Feb. 10, 2016 SIGN IN | REGISTER

It’s Still the Economy

Stimulus Presents Perils for Democrats

With unemployment headed to double digits, Democrats are facing a damned-if-they-do, damned-if-they-don’t dilemma when it comes to passing another stimulus package.

Democratic leaders are leery of angering a bailout-weary public with additional spending, but they also feel the need to take action lest they look uncaring or out of touch as the ranks of the jobless swell on the eve of an election year.

If Democrats enact another large stimulus — as some are now urging — they will feed into Republican charges that the first plan failed, just as they said it would. But if they don’t, Republicans will still say the first plan failed, and it will become harder as time goes on to keep blaming former President George W. Bush for a weak job market.

Democratic leaders and the White House are trying to thread the needle, opening the door to some more stimulus spending, while trying their best to avoid the word “stimulus.”

Speaker Nancy Pelosi (D-Calif.), House Majority Leader Steny Hoyer (D-Md.) and Obama spokesman Robert Gibbs have thrown cold water on the idea of a full-fledged second stimulus for now but have left open the idea of something smaller.

The White House and some Democratic leaders have been open to an extension of unemployment benefits including health care benefits, as well as an extension of an expensive tax credit for new homebuyers sought by the hard-hit real estate industry — all the while trying to convince reporters that such spending shouldn’t be called a “stimulus.”

But some leading Democrats are renewing a push for a broader package that would focus on building infrastructure and putting people back to work.

“I think it’s essential,” Democratic Caucus Chairman John Larson (Conn.) said. Larson said he brings up the need to focus on creating jobs at every Caucus meeting, and laments that the original $787 billion stimulus package went largely to stabilize state and local governments instead of building infrastructure.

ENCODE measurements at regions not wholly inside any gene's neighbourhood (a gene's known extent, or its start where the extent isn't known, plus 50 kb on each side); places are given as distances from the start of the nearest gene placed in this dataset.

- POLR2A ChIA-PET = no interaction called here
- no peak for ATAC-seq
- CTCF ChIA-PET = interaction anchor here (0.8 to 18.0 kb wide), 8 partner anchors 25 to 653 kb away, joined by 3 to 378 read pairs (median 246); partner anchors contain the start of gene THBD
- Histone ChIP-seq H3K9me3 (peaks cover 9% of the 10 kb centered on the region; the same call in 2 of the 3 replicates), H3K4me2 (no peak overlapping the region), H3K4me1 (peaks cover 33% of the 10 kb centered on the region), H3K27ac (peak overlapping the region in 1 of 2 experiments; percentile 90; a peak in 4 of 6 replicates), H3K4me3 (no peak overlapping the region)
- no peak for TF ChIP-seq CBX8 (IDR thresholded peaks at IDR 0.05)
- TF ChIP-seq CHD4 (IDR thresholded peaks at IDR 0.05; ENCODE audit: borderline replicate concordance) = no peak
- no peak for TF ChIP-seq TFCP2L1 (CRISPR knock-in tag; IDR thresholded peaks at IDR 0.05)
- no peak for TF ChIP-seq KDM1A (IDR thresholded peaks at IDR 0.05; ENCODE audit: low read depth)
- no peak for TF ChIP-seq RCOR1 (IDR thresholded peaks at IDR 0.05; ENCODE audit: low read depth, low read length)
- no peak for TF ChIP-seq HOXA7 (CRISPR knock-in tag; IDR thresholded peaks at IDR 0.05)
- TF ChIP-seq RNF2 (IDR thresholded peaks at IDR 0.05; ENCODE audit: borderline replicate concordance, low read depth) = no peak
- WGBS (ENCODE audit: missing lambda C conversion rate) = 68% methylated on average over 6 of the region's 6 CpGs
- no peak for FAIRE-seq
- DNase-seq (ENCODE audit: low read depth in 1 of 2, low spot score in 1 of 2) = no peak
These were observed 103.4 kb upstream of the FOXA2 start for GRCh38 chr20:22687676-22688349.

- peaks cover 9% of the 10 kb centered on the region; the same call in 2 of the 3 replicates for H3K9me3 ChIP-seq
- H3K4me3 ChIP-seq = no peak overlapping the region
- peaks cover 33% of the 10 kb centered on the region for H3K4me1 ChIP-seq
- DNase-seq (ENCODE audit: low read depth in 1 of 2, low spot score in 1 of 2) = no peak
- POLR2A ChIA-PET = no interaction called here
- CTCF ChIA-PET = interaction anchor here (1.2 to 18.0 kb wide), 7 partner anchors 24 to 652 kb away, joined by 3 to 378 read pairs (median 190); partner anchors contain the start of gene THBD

Larson said that even with the focus on health care this fall, Democrats can’t lose sight of the need to create more jobs quickly, adding that’s what he hears at his local hot dog stand in Connecticut.

Health care “does not take effect until 2013,” he noted. “If you’re out of work, what you care most about is a job. ... People who don’t have a job are impatient.”

Larson said President Barack Obama and the Democrats should get credit for confronting the crisis with the original stimulus package, but he said more needs to be done.

“The problem as they learned later on was more extensive than they thought,” he said. He endorsed Transportation and Infrastructure Chairman James Oberstar’s (D-Minn.) proposed $500 billion transportation bill as one way to jump-start jobs.

“What we really need to focus on is putting people back to work, and I think Oberstar’s got the right plan.”

Democrats have yet to figure out a way to pay for that bill and are trying to avoid raising gasoline or other taxes during a recession.

Exempting that bill from pay-as-you-go rules would surely anger some of the party’s fiscal conservatives, who are already fretting over record trillion-dollar deficits and a series of expensive bills.

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